LUMBERTON — It was all smiles and praise Saturday when a firehouse reopened nearly two years after it was destroyed by Hurricane Matthew.
“We had to reconstruct from the ground up. We actually had about four feet of standing water in the station left. We started to have foundation problems,” said George McEwen, assistant chief of the Pine Terrace Volunteer Fire Department.
More than 100 people crowded into the 5,400-square-foot firehouse at 1292 Alamac Road for its rebirth.
The new building is 600 square feet smaller than the original, open-floor building, McEwen said. The new firehouse comes with two offices, a kitchen area and a mechanical room used to house a washer and dryer.
“It took us four to six months to get everything down and prepped for the new building,” McEwen said. “We saved what we could.”
The department received a Federal Emergency Management Agency grant to pay for a $260,000 pumper truck and a service truck that cost between $40,000 to $45,000, McEwen said.
The Pine Terrace fire chief was selfless, said David Summey, inspections supervisor with the N.C. Department of Insurance.
“I came down during Matthew,” Summey said. “While I was here, it was flooded out. Chief Todd Allen was more worried about his fire department than his own home, which is right across the street.”
The fire department’s water was down, meaning they could not provide service to community residents, Summey said.
Two trucks were donated to the department by the Pine Level and Castalia volunteer fire departments, both from the Rocky Mount area, Summey said.
There were no places to park those trucks, he said. Alamac Knitting allowed the fire department to park its trucks at the plant.
“We want to thank them for working with us,” Summey said. “They allowed the department to park the trucks at no charge.”
State Rep. Charles Graham praised the people who collaborated with the reopening of the fire department.
“It means everything to this community, means everything to the families,” Graham said. “A lot of excitement here today.”
The state lawmaker also had words of thanks for those who helped get the firehouse reopened.
“Thanks to Golden LEAF for all their efforts, and thank you to the community for standing beside Todd Allen, and to all the fire departments who helped the countywide effort,” Graham said. “Golden LEAF was critical in that success.”
A facility such as a firehouse can run of in excess of $1 million, said Bo Biggs, a local businessman and Golden LEAF Foundation board member.
“We were honored that the legislature entrusted the Golden LEAF Foundation with the funds in a diligent and speedy manner,” Biggs said.
The bulk of the money to pay for the rebuild came from a Golden LEAF grant of $405,395. The rest of the money came from FEMA and private insurance.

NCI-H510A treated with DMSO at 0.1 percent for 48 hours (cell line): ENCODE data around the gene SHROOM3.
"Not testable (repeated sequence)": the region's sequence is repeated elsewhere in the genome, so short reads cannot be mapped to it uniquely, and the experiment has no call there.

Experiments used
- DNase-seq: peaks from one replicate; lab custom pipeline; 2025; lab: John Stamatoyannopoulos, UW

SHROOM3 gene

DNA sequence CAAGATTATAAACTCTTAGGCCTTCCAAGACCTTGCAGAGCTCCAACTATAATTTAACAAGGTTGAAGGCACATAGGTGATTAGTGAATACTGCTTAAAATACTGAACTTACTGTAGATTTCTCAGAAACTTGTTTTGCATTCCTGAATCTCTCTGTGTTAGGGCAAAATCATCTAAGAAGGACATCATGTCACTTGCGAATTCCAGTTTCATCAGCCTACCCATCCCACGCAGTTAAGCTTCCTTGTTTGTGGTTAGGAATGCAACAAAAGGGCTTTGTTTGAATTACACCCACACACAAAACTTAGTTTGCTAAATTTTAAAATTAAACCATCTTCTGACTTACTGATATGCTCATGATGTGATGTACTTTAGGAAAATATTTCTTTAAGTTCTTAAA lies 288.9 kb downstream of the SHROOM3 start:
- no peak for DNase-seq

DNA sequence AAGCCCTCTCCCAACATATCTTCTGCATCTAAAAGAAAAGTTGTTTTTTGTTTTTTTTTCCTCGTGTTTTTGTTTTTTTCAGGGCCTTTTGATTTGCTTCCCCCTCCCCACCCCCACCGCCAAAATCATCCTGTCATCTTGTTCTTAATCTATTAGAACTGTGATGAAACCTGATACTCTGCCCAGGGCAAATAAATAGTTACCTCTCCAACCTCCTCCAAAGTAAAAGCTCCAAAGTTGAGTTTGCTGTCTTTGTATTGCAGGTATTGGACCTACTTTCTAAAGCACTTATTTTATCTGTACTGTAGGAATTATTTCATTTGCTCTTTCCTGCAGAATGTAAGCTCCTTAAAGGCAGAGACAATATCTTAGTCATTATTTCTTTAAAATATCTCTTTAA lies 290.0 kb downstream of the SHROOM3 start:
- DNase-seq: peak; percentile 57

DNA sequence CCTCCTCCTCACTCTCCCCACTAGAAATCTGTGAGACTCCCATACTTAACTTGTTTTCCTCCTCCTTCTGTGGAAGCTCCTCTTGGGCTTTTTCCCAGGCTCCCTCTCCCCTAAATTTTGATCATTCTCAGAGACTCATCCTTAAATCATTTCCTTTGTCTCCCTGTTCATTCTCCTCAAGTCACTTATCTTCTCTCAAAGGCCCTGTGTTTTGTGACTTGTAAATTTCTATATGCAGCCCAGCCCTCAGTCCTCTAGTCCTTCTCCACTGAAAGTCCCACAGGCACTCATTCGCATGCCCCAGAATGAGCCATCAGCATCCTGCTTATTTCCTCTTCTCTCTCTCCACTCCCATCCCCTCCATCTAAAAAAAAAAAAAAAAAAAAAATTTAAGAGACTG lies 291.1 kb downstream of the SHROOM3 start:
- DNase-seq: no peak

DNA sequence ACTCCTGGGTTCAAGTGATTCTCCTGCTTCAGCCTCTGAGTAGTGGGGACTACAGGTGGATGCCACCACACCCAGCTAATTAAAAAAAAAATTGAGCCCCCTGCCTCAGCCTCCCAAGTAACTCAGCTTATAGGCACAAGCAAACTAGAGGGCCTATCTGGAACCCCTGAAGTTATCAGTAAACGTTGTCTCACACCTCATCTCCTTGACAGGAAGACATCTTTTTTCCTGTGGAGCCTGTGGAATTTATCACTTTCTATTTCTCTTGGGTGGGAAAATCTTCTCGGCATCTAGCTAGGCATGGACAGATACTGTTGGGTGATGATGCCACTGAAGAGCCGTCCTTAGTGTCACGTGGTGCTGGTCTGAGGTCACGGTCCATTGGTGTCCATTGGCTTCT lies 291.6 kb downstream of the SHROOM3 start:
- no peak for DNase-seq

“We had several applications from many communities in the county,” Biggs said. “Pine Terrace stood out, not only from the devastation they experienced, but also because the number of people who rely on their service. It was evident the facility needed to be rebuilt.”
Sen. Danny Britt Jr. raved about Chief Allen, as many did during the event.
“He is the type of person that gives back to his community,” Britt said. “He poured his heart and soul into the community and the fire department.”
Now that Pine Terrace is open a strain will be lifted from the departments that had to assist.
The “pure size” of Robeson County coupled with the “shear number of calls” would cost a tremendous amount of state, local and county tax dollars if the county only had paid fire departments, Britt said.
“We depend on volunteer fire departments like Pine Terrace,” he said. “There are 32 volunteer fire department located in and around the county and about 1,400 volunteer fire fighters.”
“They train on there own time, pay for their own training,” Britt said. “They don’t get paid for their fuel. They do it for the love for their community, they do it to serve their community. ”
Allen said he was overwhelmed by the number of people who made themselves available to help, especially Summey.
“He was there for me. He spent time here in October 2016 to 2017,” Allen said. “He was here helping just a month ago. We came to be good friends. He put me in front of the right people.”
His thanks were not limited to Summey.
“I want to thank Jay Howell; David Summey; Gold LEAF; Bo Biggs; Danny Britt; Charles Graham; the City of Lumberton; Britt, Smyrna and Raft Swamp volunteer fire departments; and all my friends, colleagues and family who helped make this day happen,” Allen said. “It’s been a long time coming.”
Three flag poles and a United States flag, a North Carolina state flag and a Christian flag were donated by WoodmenLife, a life insurance company associated with Woodmen of the World, to the fire department, at a cost of $1,800, said Vickie Britt, a WoodmenLife representative.
“We help with flags for civic organizations such as churches, schools and fire departments, such as this one,” she said. “We are a fraternal organization. We are the largest philanthropic flag provider in the world. Our goal is to unite communities through patriotism.”
Vickie Britt, and most of the people in attendance, had only positive things to say about the Pine Terrace fire chief.
“He is a warrior, a leader and a ‘make it happen’ type of guy,” she said. “And he made it happen.”